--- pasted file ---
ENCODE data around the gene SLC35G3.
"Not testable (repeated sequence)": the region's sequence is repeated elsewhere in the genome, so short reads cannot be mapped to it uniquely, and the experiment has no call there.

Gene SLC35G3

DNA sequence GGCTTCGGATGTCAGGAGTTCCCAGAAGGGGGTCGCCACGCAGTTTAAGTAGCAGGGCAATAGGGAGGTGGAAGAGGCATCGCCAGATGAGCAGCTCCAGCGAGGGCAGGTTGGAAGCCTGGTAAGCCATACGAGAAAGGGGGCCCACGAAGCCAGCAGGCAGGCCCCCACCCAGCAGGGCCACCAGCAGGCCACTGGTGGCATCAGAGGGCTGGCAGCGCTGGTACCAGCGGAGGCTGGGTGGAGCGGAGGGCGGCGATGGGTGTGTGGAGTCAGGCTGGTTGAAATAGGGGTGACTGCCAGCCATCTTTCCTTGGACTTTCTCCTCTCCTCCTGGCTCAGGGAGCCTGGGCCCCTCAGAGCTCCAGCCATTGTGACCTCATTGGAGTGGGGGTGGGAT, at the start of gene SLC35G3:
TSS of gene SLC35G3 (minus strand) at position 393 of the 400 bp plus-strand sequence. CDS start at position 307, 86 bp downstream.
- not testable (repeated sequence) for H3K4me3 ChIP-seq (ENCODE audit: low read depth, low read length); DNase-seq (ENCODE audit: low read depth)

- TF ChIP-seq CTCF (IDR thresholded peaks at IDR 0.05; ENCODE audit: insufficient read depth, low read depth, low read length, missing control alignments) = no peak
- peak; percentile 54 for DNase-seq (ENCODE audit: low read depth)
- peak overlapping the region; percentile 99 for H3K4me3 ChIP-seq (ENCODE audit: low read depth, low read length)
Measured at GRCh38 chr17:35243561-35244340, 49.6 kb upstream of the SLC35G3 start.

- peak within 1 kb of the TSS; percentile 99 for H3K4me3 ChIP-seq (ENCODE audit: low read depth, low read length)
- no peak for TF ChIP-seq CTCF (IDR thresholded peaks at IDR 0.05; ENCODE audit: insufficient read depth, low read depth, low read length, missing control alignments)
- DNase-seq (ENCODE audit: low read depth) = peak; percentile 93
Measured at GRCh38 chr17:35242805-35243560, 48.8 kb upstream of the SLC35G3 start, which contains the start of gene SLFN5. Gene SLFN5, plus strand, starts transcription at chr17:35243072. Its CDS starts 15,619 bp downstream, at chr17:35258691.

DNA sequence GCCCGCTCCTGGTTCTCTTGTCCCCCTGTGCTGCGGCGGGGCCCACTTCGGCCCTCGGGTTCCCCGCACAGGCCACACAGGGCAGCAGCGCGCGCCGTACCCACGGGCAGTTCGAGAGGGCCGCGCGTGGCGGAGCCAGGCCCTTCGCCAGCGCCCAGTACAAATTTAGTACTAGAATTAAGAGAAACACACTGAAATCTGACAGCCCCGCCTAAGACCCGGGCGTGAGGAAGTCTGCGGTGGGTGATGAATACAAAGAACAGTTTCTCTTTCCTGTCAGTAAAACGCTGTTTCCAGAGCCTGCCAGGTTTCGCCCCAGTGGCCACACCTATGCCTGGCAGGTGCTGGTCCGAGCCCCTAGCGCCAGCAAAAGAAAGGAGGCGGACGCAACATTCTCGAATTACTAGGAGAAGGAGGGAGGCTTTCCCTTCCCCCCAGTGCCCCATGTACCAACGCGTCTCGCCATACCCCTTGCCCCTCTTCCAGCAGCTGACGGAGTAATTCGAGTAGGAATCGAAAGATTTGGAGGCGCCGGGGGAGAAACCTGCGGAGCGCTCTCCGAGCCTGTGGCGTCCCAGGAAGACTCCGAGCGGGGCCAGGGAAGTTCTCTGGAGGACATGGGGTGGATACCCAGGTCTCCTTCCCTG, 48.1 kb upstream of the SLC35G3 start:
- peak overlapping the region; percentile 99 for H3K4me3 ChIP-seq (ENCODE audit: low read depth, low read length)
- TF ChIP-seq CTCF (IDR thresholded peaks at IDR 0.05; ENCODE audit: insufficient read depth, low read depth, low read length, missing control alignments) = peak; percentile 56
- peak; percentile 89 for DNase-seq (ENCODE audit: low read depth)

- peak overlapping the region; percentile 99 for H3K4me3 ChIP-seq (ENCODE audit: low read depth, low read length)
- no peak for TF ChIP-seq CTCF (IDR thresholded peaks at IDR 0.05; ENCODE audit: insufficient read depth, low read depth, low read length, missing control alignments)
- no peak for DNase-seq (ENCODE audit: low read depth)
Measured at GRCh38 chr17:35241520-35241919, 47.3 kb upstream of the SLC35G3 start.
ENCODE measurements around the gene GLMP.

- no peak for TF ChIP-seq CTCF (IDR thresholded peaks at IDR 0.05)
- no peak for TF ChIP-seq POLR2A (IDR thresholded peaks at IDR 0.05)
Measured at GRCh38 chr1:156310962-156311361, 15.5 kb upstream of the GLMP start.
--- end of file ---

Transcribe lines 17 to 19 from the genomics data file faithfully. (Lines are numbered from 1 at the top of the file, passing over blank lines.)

- TF ChIP-seq CTCF (IDR thresholded peaks at IDR 0.05; ENCODE audit: insufficient read depth, low read depth, low read length, missing control alignments) = peak; percentile 56
- peak; percentile 89 for DNase-seq (ENCODE audit: low read depth)

- peak overlapping the region; percentile 99 for H3K4me3 ChIP-seq (ENCODE audit: low read depth, low read length)